Mini Mana is networked only when playing logged-in, because I didn't want to use any server for people who just play from the landing page to try the game. So it's only hitting the CDN and not putting any pressure on infrastructure if thousands of people show up. For this reason, I had to write logic (for instance, casting a fireball) that's generic enough to either run and get validated fully offline or go through the WS server.


I use and love Miniplex ECS (opens in a new tab) by Hendrik Mans (opens in a new tab). For those who don't know, ECS is a pattern that embraces composition over inheritance to the max. Entities, such as characters or projectiles are just collections of ECS "components", which can be anything. For example, a generic entity could be defined as:

type Entity = {
  faction?: 'allies' | 'enemies'
  three?: Object3D
  model?: Model
  animation?: Animation
  rigidBody?: RigidBody
  health?: { current: number; max: number }
  destroyTimer?: number

Then, you grab entities based on a subset of components:

const enemies = world
  .with('transform', 'model', 'animation', 'rigidBody', 'health')
  .where(e => e.faction === 'enemies')

Finally, to render your enemies as a React component:

const Enemy = (entity: Entity) => (
  <ECS.Component name="three">
    <mesh castShadow>
      <boxGeometry />
      <meshLambertMaterial color="red" />
const MyScene = () => (
    <ECS.Entities in={enemies}>{Enemy}</ECS.Entities>

ECS.Entities will re-render enemies when new entities that match the ECS components are added or removed. ECS.Component is a clever React component that will attach the ref of its child to the entity. Here, the underlying Three.js Object3D created by React Three Fiber gets attached to the three ECS component. With this pattern we can render collections of entities declaratively, while controlling their behavior in systems.

Systems are generic functions that are executed in your main game loop and perform work on a subset of entities that match some ECS components. For example:

const HealthRegenSystem = () => {
  useFrame(() => {
    const entitiesWithHealth = world.with('health')
    for (const e of entitiesWithHealth) {
      if ( < { += 1
  return null

Note that systems don't care if the entities that match are enemies or players, it processes all entities that have the health component. You can orchestrate your entire game with systems like this one. The more generic you can make your systems and components, the better. Mount all the relevant systems to your scene during gameplay:

const MyScene = () => (
    <ECS.Entities in={players}>{Player}</ECS.Entities>
    <ECS.Entities in={enemies}>{Enemy}</ECS.Entities>
    <ECS.Entities in={projectiles}>{Projectile}</ECS.Entities>
    <TransformSystem />
    <PhysicsSystem />
    <HealthRegenSystem />

Mini Mana being a multiplayer game, I run some systems on the client, some on the server, and some on both. On the server I don't use useFrame or React, and simply run the plain system functions of specific systems at every tick. Some systems are:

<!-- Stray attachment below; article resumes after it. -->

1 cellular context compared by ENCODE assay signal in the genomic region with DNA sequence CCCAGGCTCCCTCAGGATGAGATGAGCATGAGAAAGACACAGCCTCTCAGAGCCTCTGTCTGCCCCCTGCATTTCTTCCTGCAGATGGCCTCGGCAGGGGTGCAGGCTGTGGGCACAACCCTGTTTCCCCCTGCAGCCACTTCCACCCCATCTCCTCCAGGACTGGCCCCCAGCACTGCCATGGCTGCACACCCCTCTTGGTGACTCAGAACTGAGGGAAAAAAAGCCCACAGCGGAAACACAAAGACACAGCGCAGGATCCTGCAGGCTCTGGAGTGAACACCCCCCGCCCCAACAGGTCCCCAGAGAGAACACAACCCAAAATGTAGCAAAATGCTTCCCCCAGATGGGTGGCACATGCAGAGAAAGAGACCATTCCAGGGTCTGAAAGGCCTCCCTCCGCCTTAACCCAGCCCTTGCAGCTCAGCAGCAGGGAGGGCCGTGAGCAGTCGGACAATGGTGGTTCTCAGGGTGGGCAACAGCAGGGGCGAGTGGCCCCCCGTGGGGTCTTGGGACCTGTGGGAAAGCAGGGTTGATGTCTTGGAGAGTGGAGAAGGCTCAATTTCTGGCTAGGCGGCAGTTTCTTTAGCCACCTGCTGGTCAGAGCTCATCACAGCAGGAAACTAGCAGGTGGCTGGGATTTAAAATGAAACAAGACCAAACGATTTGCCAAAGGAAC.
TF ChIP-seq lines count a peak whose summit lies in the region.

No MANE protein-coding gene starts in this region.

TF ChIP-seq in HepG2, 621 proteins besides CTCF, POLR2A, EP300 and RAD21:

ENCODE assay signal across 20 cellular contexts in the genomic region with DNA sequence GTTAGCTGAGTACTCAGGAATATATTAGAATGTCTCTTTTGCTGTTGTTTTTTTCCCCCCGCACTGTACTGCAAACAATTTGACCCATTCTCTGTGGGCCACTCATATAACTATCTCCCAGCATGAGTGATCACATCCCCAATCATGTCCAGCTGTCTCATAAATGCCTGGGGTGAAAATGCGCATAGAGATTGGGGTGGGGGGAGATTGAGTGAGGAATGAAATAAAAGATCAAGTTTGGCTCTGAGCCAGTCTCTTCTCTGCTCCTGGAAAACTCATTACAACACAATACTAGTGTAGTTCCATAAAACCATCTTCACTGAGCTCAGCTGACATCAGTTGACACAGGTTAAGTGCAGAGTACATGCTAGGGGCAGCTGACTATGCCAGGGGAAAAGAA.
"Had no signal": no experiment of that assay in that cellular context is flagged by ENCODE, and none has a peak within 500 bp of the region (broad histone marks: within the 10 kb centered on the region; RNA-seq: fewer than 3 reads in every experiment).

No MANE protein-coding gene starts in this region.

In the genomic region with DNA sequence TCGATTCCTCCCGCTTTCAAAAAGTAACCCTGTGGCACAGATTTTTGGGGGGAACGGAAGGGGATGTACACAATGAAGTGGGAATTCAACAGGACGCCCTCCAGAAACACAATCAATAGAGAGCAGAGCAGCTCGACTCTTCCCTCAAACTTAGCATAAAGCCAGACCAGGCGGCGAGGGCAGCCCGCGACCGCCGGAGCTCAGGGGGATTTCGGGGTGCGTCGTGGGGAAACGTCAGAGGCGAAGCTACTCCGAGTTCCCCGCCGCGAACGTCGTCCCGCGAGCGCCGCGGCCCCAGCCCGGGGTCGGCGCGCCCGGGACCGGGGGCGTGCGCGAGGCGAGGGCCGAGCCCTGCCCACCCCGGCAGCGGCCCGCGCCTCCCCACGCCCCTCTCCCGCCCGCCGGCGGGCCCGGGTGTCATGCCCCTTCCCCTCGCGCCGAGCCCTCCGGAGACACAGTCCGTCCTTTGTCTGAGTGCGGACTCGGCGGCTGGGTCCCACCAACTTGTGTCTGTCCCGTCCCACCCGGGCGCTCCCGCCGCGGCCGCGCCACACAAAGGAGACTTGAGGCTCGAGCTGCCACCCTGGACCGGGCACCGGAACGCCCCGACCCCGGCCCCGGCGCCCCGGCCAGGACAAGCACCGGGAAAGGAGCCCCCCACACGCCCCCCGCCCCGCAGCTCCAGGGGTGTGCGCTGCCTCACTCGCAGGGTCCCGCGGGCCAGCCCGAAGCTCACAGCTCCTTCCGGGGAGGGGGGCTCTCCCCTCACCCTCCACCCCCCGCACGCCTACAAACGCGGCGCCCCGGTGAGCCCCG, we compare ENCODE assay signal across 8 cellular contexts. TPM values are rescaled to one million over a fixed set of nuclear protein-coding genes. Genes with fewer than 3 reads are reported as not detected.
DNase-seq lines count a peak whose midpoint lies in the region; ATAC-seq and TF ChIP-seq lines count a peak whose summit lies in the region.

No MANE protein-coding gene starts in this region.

• Client-only: the camera following the player and rendering systems.
  • Server-only: that's most systems, like attacks, aggro, damage, etc.
  • On both: Cooldowns, to allow casting spells, and buffs effects.

Since the whole codebase uses TypeScript, code can be shared between client and server easily.


I am using detect-collisions (opens in a new tab) as a minimal 2D physics engine. In the rewrite, I will have 3D maps with Z elevation such as hills, but the game logic will still run entirely in 2D. I am using detect-collisions both for client-side prediction of collisions and for server-side validation. This way controls are responsive on the client, but validated and corrected on the server if needed.

I am not sending character movement input to the websocket backend but positions directly. The server verifies that the positions are reasonable and repositions players if not. This makes moving around very responsive. So clients get a bit of leeway for moving around, but all other actions (casting spells, receiving damage, etc) go through the WS server first. I do not need a full physics engine like Rapier at the moment, and I prefer a pure JS library to not have to load Wasm libraries asynchronously and to be able to run in any JS environment without Wasm incompatibilities (Jest doesn't support Wasm for example).

The way I deal with the contour of the map is by creating a polygon that closes on itself. A bit like the shape of your finger if you do the OK sign ๐Ÿ‘Œ. This way I never deal with hollow polygons, which can be problematic with some libraries.



Currently, my maps are created with my app PolyDraw (opens in a new tab), which lets me draw polygons and export their coordinates as JSON. From these coordinates, I draw the map using Three's ExtrudeGeometry (opens in a new tab), but it is buggy (opens in a new tab) for complex geometries. For this reason, and to achieve better graphics, I will be switching to designing maps in Blender.


I use Polygon.js (opens in a new tab) to add "padding" to my map polygon. From this new polygon, I use poly2tri (opens in a new tab) to triangulate it into triangles. Finally I feed those triangles to Nav2d (opens in a new tab), which generates a 2D navmesh for pathfinding. See what the navmesh looks like here (opens in a new tab).

Mana Potion Mana Potion

In parallel of the rewrite, I develop my library Mana Potion (opens in a new tab), which is a toolkit of helpers to build JavaScript games in React, Vue, Svelte, and vanilla JS. Whenever I need a new feature in Mini Mana, I will see if I can add it to Mana Potion first so others can benefit from it. I am using Mana Potion for browser state, input management, mobile virtual joysticks, and the main loop. Mana Potion gives an easy access to inputs and browser states:

import { getMouse, getKeyboard, getBrowser, useMainLoop } from '@manapotion/react'
const ControlsSystem = () => {
    () => {
      const { right } = getMouse().buttons
      const { KeyW } = getKeyboard().codes
      const { isFullscreen } = getBrowser()
      // ...
    { stage: INPUTS_STAGE },
  return null

useMainLoop lets you organize your main loop outside of the R3F canvas in a predictable order of stages (such as inputs, AI, physics, rendering, UI, cleanup stages). You could do this with useFrame's renderPriority option, but it must be used inside of the R3F Canvas.